HOUSTON, TEXAS — As long as we have been advocating for horses we have heard that horse meat is taboo in predominantly Catholic countries and at some point banned by the Vatican.
Yet here we have Mexicans pictured above honoring the Virgin of Guadalupe on horseback while just around the corner they may be butchering horses for people to eat. Is it wrong to kill horses for others to eat even if your own citizens historically don’t eat horse meat? What is today’s view among Catholics?
It was the featured image above that prompted me to ask these questions.
We talked about it at the Horse Fund and decided to take a street poll in downtown Houston asking 250 people of Mexican heritage what they think about horse meat and slaughter. We dressed in modest business attire and asked the questions below taking yes, no and not sure answers only. We asked in both English and Spanish. Approximately 3 out of 4 communicated clearly in English.
STREET SURVEY RESULTS
Question 1: Do you know that horses were killed for their meat in the US for many years and still are in Mexico and Canada?
|NO: 92||YES: 73||NOT SURE: 35|
Question 2: Do you think it is wrong for horses to be killed for their meat?
|NO: 66||YES: 127||NOT SURE: 57|
Question 3: Would you eat horse meat?
|NO: 187||YES: 14||NOT SURE: 49|
Question 4: Is your answer about whether you would eat horse meat influenced by religious beliefs?
|NO: 5||YES: 186||NOT SURE: 59|
What do you say about the results of our small informal poll?
Many have researched and written on the topic of horse meat — who will and not eat it and the possible reasons why.
It is difficult to arrive at any definitive conclusion regarding Catholicism and its impact on the consumption of horse meat but you may find the following interesting from Slate Magazine, written at the time of the horse meat scandal overseas:
Pope Gregory III wrote a letter to Boniface, an eighth-century bishop in Germany, instructing him to eliminate the practice among pagan converts. The pope described hippophagy as a “filthy and abominable custom.” (Also, horses aren’t kosher.) The popular view among historians is that banning horse-eating helped distinguish Christians from the pagans, but some think the pope’s real motivation was to preserve horses for warfare. Around the same time, the Irish Collection of Canon law sought to end the Celtic and Teutonic habit of eating horse, forcing violators to subsist on bread and water for four years.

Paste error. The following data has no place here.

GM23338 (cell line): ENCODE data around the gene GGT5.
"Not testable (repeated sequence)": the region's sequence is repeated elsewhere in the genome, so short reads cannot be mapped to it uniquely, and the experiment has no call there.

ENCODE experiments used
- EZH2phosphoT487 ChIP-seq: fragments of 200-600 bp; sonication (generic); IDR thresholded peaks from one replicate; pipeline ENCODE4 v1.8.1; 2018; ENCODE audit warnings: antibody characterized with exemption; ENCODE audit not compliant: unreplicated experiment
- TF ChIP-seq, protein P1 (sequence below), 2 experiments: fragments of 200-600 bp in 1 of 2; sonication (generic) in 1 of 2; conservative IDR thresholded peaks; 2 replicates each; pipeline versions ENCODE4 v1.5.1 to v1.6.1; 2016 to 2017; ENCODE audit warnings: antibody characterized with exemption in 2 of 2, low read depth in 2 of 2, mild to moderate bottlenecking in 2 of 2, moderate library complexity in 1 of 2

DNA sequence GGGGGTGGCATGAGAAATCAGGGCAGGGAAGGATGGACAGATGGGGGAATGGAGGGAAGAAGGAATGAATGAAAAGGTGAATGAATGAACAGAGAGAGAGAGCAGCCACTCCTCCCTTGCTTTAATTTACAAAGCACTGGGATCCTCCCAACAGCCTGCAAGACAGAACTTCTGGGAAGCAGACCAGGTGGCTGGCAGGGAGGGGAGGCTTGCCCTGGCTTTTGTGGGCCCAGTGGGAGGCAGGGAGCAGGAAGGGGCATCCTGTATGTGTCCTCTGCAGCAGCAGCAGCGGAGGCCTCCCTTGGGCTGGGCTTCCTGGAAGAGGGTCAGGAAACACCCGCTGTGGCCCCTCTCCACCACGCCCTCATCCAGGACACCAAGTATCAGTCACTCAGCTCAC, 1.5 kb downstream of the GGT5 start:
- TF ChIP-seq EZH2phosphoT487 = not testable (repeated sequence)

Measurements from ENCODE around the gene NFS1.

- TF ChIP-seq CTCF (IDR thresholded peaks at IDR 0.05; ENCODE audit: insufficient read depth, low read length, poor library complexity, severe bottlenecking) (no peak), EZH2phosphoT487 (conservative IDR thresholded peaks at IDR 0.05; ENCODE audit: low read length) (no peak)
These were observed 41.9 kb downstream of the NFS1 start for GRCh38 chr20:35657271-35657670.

Americans looked on with curiosity as Europeans went back to horse meat in the 1800s. It had become so common by the end of the century that Scientific American published an article in 1892 remarking on the popularity of horse in France, the Netherlands, Germany, Sweden, Switzerland, and Milan. (Residents of Turin apparently hated the stuff.) While Americans wanted no part of hippophagy, they were perfectly willing to supply the raw materials. In 1899, the USDA engaged in a contentious exchange with a Norwegian paper that complained American inspectors rarely visited horse meat factories, because they didn’t sell domestically.
U.S. hippophagy seems to have reached its high point during and shortly after World War II, because of domestic shortages of other, more conventional meats. Horse steak was even on the menu at the Harvard faculty club, although ordinary Americans never fully embraced it. After publishing an article about the growing popularity of horse meat in 1943, Life got a series of pithy letters to the editor. One reader wrote: “If your illustrated article on horse meat is followed by one showing how to make chicken chitterlings, the meat problem will be solved. We’ll all be vegetarians.” Another responded: “Not this side of starvation. Not while there are beans.” (One hippophagy enthusiast suggested that the problem was horse doesn’t have a dinner table euphemism like “beef” or “pork.”)
People ride their horses during the annual pilgrimage in honor of Mexico’s patron saint, the Virgin of Guadalupe, in Garcia, Mexico on Monday. Daniel Becerril/Reuters. Source.